Porphyrins (tetrapyrroles) are the basic compounds of a number of substances functioning in living organisms as carriers of oxygen (hemoglobin), carriers of electrons (cytochromes) or as a trap for radiant energy (chlorophyll). In these active forms the tetrapyrroles contain a metal and are bound to a specific protein.In addition to the protein-bound tetrapyrroles, free porphyrins are found in nature. These compounds may be considered as the oxidized form of porphyrinogens, the true intermediates in the biosynthesis of heme (one of the two basic compounds of hemoglobin and cytochromes) and chlorophyll. The free porphyrins have no known biological function; their accumulation in general indicates the presence of some metabolic block in the biosynthetic pathway leading to heme or chlorophyll. Therefore, the accumulation of free porphyrins may be used as a tool for studying the effect of various factors on tetrapyrrole synthesis.So far the effect of B vitamins, oxygen and iron on the synthesis of heme and chlorophyll has been studied in different types of organisms including men, animals, plants, algae (particularly Chlorella species), photosynthetic bacteria and some heterotrophic bacteria (particularly Corynebacterium diphtheriae and Micrococcus lysodeikticus).During the study of the physiology of a number of Arthrobacter strains by collaborators of the Laboratory of Microbiology, Wageningen, a red pigment was found to occur in certain strains and under certain conditions (Antheunisse, private communication). Continuing this investigation, the present author found the red pigment to be coproporphyrin III (CP III).Since iron in relatively large amounts in a number of Arthrobacter strains did not eliminate CP III accumulation, as it had been found by LASCELLES in Rhodopseudomonas spheroides, the present investigation started with experiments to study this phenomenon. In subsequent experiments the regulation of the porphyrin synthesis in Arthrobacter, strain 223, was studied.In Chapter III the results of experiments with this organism growing in a mineral salts medium with glucose as the carbon source (medium A) have been given. To obtain CP III accumulation, biotin, zinc, sulfate, phosphate and ammonium ions had to be present in the nutrient medium in considerably higher concentrations than those required for giving maximum cell yield. Iron was also required in small amounts for growth and CP III accumulation. Increasing amounts of Fe did not eliminate CP III accumulation as it has been described for a number of bacteria in the literature. Report of more detailed experiments concerning the effect of iron on porphyrin synthesis is given in chapters VI and IX. CaCO 3 supplied in amounts of 1 %, although favourably affecting cell yield, entirely prevented CP III accumulation. With decreasing amounts of CaCO 3 , CP III accumulation increased.The aeration rate of the culture was found to have a pronounced effect on the synthesis of the porphyrin by Arthrobacter, strain 223. Maximum values for CP III were obtained at an aeration rate of I11 mMol O 2 /liter hr. Doubling this aeration rate slightly decreased the amount of CP III accumulated, but a four times higher rate (44 mMol O 2 /liter hr) although not affecting cell yield, almost eliminated CP III accumulation. Decreasing the aeration rate to 4 mMol O 2 / liter hr, which considerably reduced cell yield, entirely eliminated CP III accumulation. The latter was restored by adding 3-aminolevulinic acid (ALA, a precursor of CPG III), succinic acid or glutamic acid, showing that lack of substrate, and not reduced activity or reduced formation of the enzymes involved in CPG III formation, was responsible for the reduced CP III accumulation at a low aeration rate.The failing of the CP III accumulation at a high aeration rate (44 mMol O 2 /liter hr) was partly restored by adding ALA but not by adding succinic acid or glutamic acid. That the eliminated activity of ALA synthetase at a high aeration was the cause of the eliminated CP III accumulation was concluded from the fact that CPG III - producing cells stopped their production upon transfer to a high aeration rate. The enzymes catalysing the conversion of ALA to CPG III were also unfavourably affected by a high aeration rate but to a smaller extent than ALA synthetase.Chapter IV deals with the results of experiments concerning the influence of sulphur-containing amino acids on the formation of porphyrins in cultures of Arthrobacter, strain 223. They were done because in chapter III relatively large amounts of sulfate were shown to be required for the accumulation of CP III. In this process sulfate was assumed to exert its effect as a result of its conversion to homocysteine. This assumption was based on the following observations. (1) In CP III-accumulating Arthrobacter cultures sulfate could be replaced by cysteine or homocysteine (traces of sulfate as contamination being present in the nutrient medium). Since Arthrobacter, strain 223, easily converted cysteine to homocysteine but did not catalyse the reverse process, cysteine could not be formed from homocysteine and consequently could not be the cause of the CP III accumulation. (2) Small amounts of threonine, an inhibitor of the formation of homoserine, prevented the accumulation of CP III in cultures with sulfate or cysteine. The threonine effect could be eliminated by adding homocysteine or homoserine, a precursor of homocysteine. (3) Addition of 1 % CaCO 3 to medium A prevented the CP III accumulation unless homocysteine was present.In addition to threonine, methionine when present in sulfate-containing medium A in amounts of 50 μg/ml or more, prevented the accumulation of CP III. Of a number of other compounds including amino acids, purines, pyrimidines B vitamins, none was able to eliminate CP III accumulation. The eliminating effect of methionine on CP III accumulation, might be explained by assuming the functioning of a feedback mechanism controlling the synthesis of homocysteine. That this hypothesis, however, was not valid was concluded from the observations that (a) 50 μg/ml methionine which eliminated CP III accumulation in a sulfate medium, did not prevent porphyrin accumulation when present in a medium with sulfate + cysteine, (b) the presence of homocysteine in an A medium containing approximately 50 μg/ml methionine did not give CP III accumulation. The elimination of CP III accumulation in medium A by methionine presumably depended on the synthesis of a compound which favoured the conversion of CPG III to PP IX and heme. Larger concentrations of methionine under certain conditions (A medium with cysteine or with homocysteine) brought about the decomposition of this compound and consequently enhanced CP III accumulation.In Chapter V the effect of methionine and homocysteine on the formation of porphyrins by Arthrobacter, strain 223, was studied in more detail. Since the methyl group of methionine may be converted to formaldehyde (via choline) a comparison was made between the effect of increasing amounts of methionine and that of increasing amounts of formaldehyde on CP III accumulation in A media containing sulfate, sulfate + cysteine and sulfate + homocysteine, respectively. A far-going similarity between the effect of methionine and that of formaldehyde on CP III accumulation and heme formation was observed (the smallest amount of formaldehyde required to prevent CP III accumulation equalled the amount of formaldehyde which could have been derived from the smallest amount of methionine preventing this accumulation). From this similarity it was concluded that the effect of methionine on CP III accumulation had to be ascribed to the improved supply of one carbon units (via choline, N.N-dimethylglycine, sarcosine). Evidence as to this hypothesis was provided by the fact that the effect of different amounts of choline on CP III accumulation resembled that of formaldehyde and methionine. A second way in which methionine may increase the one carbon units supply of the cells is by its sparing action on the utilization of these units (no methionine has to be formed from homocysteine + one carbon units).One of the most important reactions in Arthrobacter, strain 223, in which one carbon units are involved is the synthesis of serine from glycine. Since serine via phosphatidylserine (PS) is one of the precursors of phosphatidylethanolamine (PE), the latter compound was assumed to be required for the conversion of CPG III to PP IX Decrease of the amount of PE in the cell would automatically increase the amount of CP III.Large amounts of methionine (added to the A medium supplied with cysteine or homocysteine), formaldehyde or choline gave a resumed accumulation of CP III. This effect was thought to be due to the removal of PE from the cells, partly by methylation of PE to PC, partly by enhanced phospholipase C activity as a result of the formation of PC.The favourable effect of large amounts of methionine, formaldehyde or choline on CP III accumulation required the presence of homocysteine. This amino acid was found to inhibit the formation of one carbon units from choline by inhibiting the conversion of betaine to N.N-dimethylglycine. This resulted in a reduced one carbon units supply and consequently in a reduced formation of serine. More evidence as to this conclusion was obtained by the fact that N.N-dimethylglycine or sarcosine when added to media with large amounts of methionine or choline prevented CP III accumulation.In Chapter VI a report is given of a number of experiments dealing with the effect of the iron supply of the bacteria on the formation of porphyrins. The preliminary experiments on this subject, reported in Chapter III, have shown that excessive amounts of iron which according to literature recordings concerning several types of microbes, should eliminate CP III accumulation, did not show this effect when applied to Arthrobacter, strain 223, growing in medium A.The experiments described in the previous chapters have shown that CP III accumulation in Arthrobacter, strain 223, cultures can be prevented and concomitantly heme formation enhanced by improving the supply of one carbon units. Therefore, the resumed studies on iron supply were carried out with a modified nutrient medium (B 3 ) containing in addition to medium A, methionine, cysteine, ethanolamine and some additional manganese.Reducing the amount of iron added to medium B 3 brought about a decreased formation of the iron-containing heme in Arthrobacter, strain 223, attended with the accumulation of CP III in amounts several times larger than the maximum amount of heme formed with large amounts of iron. This overproduction of CP III implied the presence of a regulatory mechanism depending on heme. The correctness of this hypothesis was shown by adding increasing amounts of heme to the culture medium in which CP III accumulation occurred and by estimating enzyme activity in cell-free extracts of Arthrobacter, strain 223. The main site of the regulating effect of heme on CP III accumulation was found to be localized in the enzyme converting glycine and succinyl-CoA to ALA (ALA synthetase). The synthesis of this enzyme was strongly repressed by heme while its activity was moderately inhibited (feedback control).The activity of ALA dehydratase, one of the enzymes catalysing the conversion of ALA to CPG III, was not inhibited by heme; however, the synthesis of this enzyme was considerably repressed.Iron added to iron-deficient medium B 3 (in which CP III accumulation occurred) affected the synthesis of ALA synthetase and that of ALA dehydratase similarly to added heme, showing that iron affected porphyrin accumulation as a result of its incorporation into heme.In addition to its regulating effect on porphyrin accumulation via heme formation, iron may affect porphyrin synthesis by stimulating the conversion of CPG III to PP IX. This was found to be due to the favouring effect of iron on PE formation as a result of the stimulation of the formation of fatty acids, which are required for the synthesis of PE.The presence of small amounts of myristic and oleic acid in iron-deficient medium B 3 gave rise to the accumulation of PP IX by Arthrobacter, strain 223. Large amounts of iron added to this medium prevented the accumulation of PP IX and gave heme formation.The accumulation of CP III in iron-deficient cultures (B, medium) of Arthrobacter, strain 223, was affected by the aeration rate of the culture medium similarly to that in iron-sufficient cultures (A medium) as reported in Chapter III. A high aeration rate depressed the synthesis of ALA synthetase and that of ALA dehydratase.In Chapter VII the effect of the biotin supply of Arthrobacter, strain 223, on the formation of porphyrins was studied in more detail. Earlier experiments, reported in chapter III, had shown that CP III accumulation in medium A required considerably larger amounts of biotin than those required for optimal growth. For the investigations discussed in chapter VII, A medium containing 5 x 10 -5 μg/ml biotin was used. At this concentration of biotin no CP III accumulated and heme was formed.When 1 day-old biotin-deficient cultures of Arthrobacter, strain 223, were supplied with a large amount of threonine, the heme content of the cells was strongly reduced and CP III accumulated. This accumulation was not reduced by increasing the supply of iron, but it was eliminated by a number of compounds serving as donor for one carbon units, showing that threonine is promoting CPG III formation as a result of inhibiting serine formation and thus formation of PE. This conclusion was confirmed by the fact that the addition of serine along with threonine prevented the accumulation of CP III.A further possibility to restore the accumulation of CP III in biotin-deficient Arthrobacter cultures was to add a large amount of methionine to the nutrient solution. The CP III accumulation, similarly to that with threonine, was prevented by adding compounds serving as donor for one carbon units or by adding serine. This shows that methionine interfered with PE. (More details concerning this phenomenon in chapters V and IX).The fact that in biotin-deficient Arthrobacter cultures a ready accumulation of CP III can be achieved (addition of threonine or methionine) shows that the enzymes catalysing the formation of CPG III, like ALA synthetase, are functioning normally. This conclusion is in disagreement with literature recordings claiming that a reduced synthesis of ALA synthetase and a reduced activity of this enzyme are responsible for the absence of CP III accumulation in biotindeficient bacteria. More evidence against the latter explanation was obtained by the results of experiments with cell- free extracts of biotin-deficient CP III-accumulating arthrobacters grown in the presence of threonine. The ALA synthetase and ALA dehydratase activities in these cells were similar to those of biotin-sufficient cells, accumulating CP III.In Chapter VIII the integration of protein synthesis and heme formation has been discussed. In cells heme is associated with specific proteins (hemoglobin, cytochromes). Therefore, the regulation of the synthesis of these compounds not only involves the tetrapyrrole part but also the protein moiety. To study the relationship of heme formation and protein synthesis in Arthrobacter, strain 223, experiments with chloramphenicol have been carried out.Addition of chloramphenicol immediately stopped the synthesis of bacterial protein as well as the porphyrin synthesis (CP III accumulation and herne formation). No precursors of CPG III were detected in the cultures incubated with the antibiotic, eliminating the hypothesis that protein-bound precursors of CPG III would exist and would be involved in the inhibiting effect of chloramphenicol on porphyrin formation. Addition of ALA did not restore the porphyrin formation in Arthrobacter cultures incubated with the antibiotic.Decrease of the amount of nitrogen in the medium reduced the amount of synthesized porphyrins to a larger degree than that of bacterial protein. Addition of ALA restored the synthesis of porphyrins, indicating the absence of protein-bound precursors of herne in Arthrobacter.In Chapter IX a comparison was made of the phospholipid composition of Arthrobacter cells and the ability of these cells to form different types of porphyrin. Evidence of the functioning of phospholipids in heme formation in Arthrobacter, strain 223, has been obtained in chapters V, VI and VII. In these chapters the functioning of phosphatidylethanolamine (PE) in the conversion of CPG III to PP IX was emphasized.To study the relationship between phospholipids and porphyrin synthesis, cells of Arthrobacter, strain 223, either producing large amounts of iron-free porphyrins or synthesizing the iron-containing heme as the predominant tetrapyrrole have been analysed for phospholipid composition.To obtain cells accumulating CP III, PP IX, or forming heme, use was made of the experimental results recorded in chapters IV, V, VI and VIII.1. CP III-accumulating cells, grown in medium A with excessive amounts of biotin and iron, contained phosphatidylglycerol (PG), diphosphatidylglycerol (DPG), and phosphatidic acid (PA).Suppression of the CP III accumulation (which was attended with heme formation) by supplying this medium with compounds serving as donor for one carbon units gave cells containing in addition to the three above-mentioned phospholipids, phosphatidylethanolamine (PE).2. A different medium in which Arthrobacter, strain 223, accumulated large amounts of CP III, was the biotin-rich medium B 3 without added iron. The phospholipid content of those cells was very low, and no PE was detectable.When this medium had been supplied with mixtures of long chain fatty acids (palmitoleic or oleic acid + a C 14 , C 15 , or C 18 saturated fatty acid), CP III accumulation was prevented whereas heme formation was strongly increased. The phospholipid content of these cells was much higher, with PE being the dominant phosphatide.When the biotin-rich iron-deficient medium B 3 had been supplied with small amounts of myristic acid + oleic acid, PP IX was the porphyrin which accumulated in the culture medium, and PE practically the only phospholipid of the cells.Supplied with excessive amounts of iron, no PP IX accumulated in the latter medium. Heme was the predominant porphyrin and PE and PA the most important phospholipids. The correlation between accumulation of PP IX and absence of PA suggested that the latter phospholipid is involved in the conversion of PP IX to heme.3. In biotin-deficient Arthrobacter cultures, grown in medium A with large amounts of iron, no CP III was found; heme was the dominant porphyrin formed and PE the prevailing phospholipid.When large amounts of threonine were added to Arthrobacter cultures grown for 1 day in this medium, or methionine was added to this medium before inoculation, CP III accumulated while the heme content of the cells remained low; no PE was detected in these cells, but increased amounts of PG and DPG.When the latter medium along with threonine was supplied with N,N-dimethyIglycine or serine, CP III accumulation was prevented, heme was formed in a considerable amount while PE was the predominant phospholipid. The same results were obtained when the latter medium was supplied with methionine + N, N- dimethyIglycine or serine.4. Biotin-deficient, iron-deficient Arthrobacter cultures grown in medium B 3 , accumulated CP III; the heme content as well as the phospholipid content of the cells was low.Addition of long chain fatty acids to this medium had the same effect as when these acids had been added to the biotin-sufficient, iron-deficient medium (see this summary, 2).When Arthrobacter, strain 223, in medium A with large amounts of biotin and iron (1), started to accumulate CP III, the phospholipid content dropped to a low level, apparently due to the activity of phospholipase C. With continued incubation, the phospholipid content returned to a normal level with PG and DPG, but not PE, as predominant phospholipids found.To confirm the results obtained in the above-mentioned experiments with whole cells that PE favours the conversion of CPG III to PP IX, experiments were performed with cell-free extracts of Arthrobacter, strain 223, grown for 72 hours in iron-deficient B 3 medium. These bacteria had alow content of phospholipids, while no PE was detectable.The conversion of ALA to PP IX by these extracts required the presence of PE isolated either from Arthrobacter or from mammalia. A mixture of PG + DPG + PA, or iron, had no effect. Since iron when supplied to Arthrobacter growing in the iron-deficient B 3 medium catalysed this reaction, it seemed to be obvious that in Arthrobacter cells this metal exerts its favourable effect as a result of its stimulating effect on PE formation.To confirm the conclusion that in Arthrobacter PA would be involved in the conversion of PP IX to heme, experiments were carried out with the membrane fraction of Arthrobacter, strain 223, grown in biotin-sufficient, iron-deficient medium B 3 containing small amounts of myristic acid and oleic acid. The conversion of PP IX + ferrous iron to heme by this membrane fraction was favoured by PA. The highest amount of heme was found with PA containing unsaturated + saturated fatty acids. PA with saturated fatty acids only and a mixture of PA + PG + DPG, isolated from Arthrobacter, strain 223, were also active be it to a less extent. PC + PE had no activity.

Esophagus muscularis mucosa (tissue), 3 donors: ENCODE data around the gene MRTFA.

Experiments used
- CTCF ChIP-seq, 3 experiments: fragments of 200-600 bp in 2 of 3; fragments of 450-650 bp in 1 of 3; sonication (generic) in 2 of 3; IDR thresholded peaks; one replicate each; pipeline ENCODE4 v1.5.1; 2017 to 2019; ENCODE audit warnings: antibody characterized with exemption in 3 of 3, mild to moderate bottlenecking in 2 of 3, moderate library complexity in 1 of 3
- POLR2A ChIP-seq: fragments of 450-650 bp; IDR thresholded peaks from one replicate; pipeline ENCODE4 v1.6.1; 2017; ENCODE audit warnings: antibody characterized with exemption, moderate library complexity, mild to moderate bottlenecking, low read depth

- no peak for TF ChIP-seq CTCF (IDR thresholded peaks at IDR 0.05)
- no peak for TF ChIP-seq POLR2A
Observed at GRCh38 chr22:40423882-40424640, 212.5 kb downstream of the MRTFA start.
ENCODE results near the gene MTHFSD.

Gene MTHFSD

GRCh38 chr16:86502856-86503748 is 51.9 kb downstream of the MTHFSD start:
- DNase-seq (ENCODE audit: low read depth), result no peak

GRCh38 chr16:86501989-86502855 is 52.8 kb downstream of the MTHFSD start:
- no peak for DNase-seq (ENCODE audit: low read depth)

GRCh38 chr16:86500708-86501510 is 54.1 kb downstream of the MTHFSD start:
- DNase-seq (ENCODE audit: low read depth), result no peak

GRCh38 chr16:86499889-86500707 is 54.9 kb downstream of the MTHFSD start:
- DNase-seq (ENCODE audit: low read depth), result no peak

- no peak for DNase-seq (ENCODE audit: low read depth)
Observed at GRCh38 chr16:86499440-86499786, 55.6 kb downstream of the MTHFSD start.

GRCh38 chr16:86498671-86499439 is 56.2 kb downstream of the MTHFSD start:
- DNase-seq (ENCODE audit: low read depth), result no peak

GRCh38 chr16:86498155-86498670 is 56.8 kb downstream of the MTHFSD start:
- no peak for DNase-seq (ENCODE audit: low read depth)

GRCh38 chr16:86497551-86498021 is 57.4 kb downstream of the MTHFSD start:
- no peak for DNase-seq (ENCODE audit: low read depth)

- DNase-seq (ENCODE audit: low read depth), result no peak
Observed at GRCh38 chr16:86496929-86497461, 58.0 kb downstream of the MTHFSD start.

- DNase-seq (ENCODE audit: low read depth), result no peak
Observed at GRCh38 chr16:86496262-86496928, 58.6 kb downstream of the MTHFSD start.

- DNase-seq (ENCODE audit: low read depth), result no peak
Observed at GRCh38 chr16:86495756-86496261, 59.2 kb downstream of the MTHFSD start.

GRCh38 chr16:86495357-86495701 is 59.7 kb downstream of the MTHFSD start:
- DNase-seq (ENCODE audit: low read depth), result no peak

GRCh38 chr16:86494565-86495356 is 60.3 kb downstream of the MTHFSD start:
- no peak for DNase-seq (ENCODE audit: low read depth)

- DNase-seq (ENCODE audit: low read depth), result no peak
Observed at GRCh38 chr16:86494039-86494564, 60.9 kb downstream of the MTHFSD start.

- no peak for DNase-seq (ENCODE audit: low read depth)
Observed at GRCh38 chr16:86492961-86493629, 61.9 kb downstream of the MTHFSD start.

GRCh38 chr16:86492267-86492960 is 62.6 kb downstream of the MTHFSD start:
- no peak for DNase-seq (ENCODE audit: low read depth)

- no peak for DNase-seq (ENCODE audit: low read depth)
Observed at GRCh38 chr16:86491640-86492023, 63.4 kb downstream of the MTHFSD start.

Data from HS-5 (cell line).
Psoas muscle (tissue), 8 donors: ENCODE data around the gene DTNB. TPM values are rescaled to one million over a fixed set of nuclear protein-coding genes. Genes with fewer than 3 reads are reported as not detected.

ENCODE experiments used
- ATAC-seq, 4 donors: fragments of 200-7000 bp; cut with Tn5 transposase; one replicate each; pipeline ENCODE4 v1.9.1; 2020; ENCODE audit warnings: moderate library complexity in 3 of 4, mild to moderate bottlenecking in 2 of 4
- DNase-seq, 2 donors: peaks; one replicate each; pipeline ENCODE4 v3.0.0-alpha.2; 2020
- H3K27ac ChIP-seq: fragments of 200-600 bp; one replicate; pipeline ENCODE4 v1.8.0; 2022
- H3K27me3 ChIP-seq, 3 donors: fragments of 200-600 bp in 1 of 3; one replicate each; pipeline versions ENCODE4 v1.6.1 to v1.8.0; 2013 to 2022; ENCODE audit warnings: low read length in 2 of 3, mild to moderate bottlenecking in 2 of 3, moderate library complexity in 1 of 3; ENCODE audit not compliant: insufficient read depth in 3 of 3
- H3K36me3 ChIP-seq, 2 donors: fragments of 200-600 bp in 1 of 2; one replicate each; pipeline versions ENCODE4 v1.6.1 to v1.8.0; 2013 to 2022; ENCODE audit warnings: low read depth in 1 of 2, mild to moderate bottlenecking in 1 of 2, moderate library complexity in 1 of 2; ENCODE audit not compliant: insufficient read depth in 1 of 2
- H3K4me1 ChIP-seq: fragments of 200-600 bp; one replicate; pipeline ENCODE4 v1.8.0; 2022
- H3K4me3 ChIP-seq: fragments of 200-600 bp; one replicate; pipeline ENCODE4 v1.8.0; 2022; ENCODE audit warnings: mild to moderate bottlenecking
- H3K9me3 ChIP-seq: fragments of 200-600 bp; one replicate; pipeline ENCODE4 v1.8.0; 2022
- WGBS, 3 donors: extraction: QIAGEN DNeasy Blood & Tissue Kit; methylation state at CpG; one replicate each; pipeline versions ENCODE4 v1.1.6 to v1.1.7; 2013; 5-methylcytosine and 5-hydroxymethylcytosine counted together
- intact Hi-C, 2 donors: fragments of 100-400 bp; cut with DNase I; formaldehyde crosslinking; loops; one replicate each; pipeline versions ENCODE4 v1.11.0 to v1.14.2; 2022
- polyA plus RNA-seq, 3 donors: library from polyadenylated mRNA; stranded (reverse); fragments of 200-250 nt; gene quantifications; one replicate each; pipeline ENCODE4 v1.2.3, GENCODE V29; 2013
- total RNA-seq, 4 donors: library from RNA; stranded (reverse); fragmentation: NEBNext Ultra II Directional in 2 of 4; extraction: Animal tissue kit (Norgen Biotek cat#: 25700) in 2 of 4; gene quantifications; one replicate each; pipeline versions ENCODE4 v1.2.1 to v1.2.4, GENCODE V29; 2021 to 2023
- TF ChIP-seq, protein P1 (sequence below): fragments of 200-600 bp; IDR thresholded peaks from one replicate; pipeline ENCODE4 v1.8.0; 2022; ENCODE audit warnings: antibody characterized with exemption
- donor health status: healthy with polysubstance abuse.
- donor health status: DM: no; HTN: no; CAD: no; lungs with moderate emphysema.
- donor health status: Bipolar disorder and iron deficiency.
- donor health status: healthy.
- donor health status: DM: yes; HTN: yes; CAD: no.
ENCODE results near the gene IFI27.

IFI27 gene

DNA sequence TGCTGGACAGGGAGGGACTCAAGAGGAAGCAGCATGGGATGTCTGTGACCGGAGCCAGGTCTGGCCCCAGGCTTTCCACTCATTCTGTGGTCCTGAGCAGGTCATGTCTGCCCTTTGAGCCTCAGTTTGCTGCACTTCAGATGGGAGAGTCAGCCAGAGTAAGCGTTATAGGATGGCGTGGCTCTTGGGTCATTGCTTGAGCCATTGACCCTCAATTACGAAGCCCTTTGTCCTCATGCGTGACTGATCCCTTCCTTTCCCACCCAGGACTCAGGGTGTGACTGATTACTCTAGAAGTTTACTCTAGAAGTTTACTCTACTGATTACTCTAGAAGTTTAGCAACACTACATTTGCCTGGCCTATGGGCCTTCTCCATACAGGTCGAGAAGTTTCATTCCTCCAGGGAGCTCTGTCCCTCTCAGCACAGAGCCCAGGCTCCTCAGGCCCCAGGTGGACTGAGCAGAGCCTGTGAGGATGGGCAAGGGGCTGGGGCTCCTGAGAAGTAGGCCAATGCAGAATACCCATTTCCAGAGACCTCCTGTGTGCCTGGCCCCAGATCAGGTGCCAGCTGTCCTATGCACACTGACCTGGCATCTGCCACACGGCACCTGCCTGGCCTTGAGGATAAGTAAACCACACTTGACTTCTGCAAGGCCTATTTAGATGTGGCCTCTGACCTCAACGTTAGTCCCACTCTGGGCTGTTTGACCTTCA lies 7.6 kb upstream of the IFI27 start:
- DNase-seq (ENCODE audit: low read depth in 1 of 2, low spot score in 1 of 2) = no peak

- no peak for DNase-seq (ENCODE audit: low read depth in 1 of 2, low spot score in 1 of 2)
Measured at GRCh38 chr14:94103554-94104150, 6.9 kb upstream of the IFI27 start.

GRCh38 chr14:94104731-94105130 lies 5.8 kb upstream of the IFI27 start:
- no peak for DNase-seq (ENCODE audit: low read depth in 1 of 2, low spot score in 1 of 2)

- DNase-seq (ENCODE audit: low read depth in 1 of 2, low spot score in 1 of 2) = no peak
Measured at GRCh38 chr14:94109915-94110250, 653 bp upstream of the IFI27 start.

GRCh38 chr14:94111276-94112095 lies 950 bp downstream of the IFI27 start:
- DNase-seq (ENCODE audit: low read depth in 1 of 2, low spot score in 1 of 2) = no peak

|Qualification||Doctor of Philosophy|
|Award date||14 May 1969|
|Place of Publication||Wageningen|
|Publication status||Published - 1969|
- chemical analysis
- environmental degradation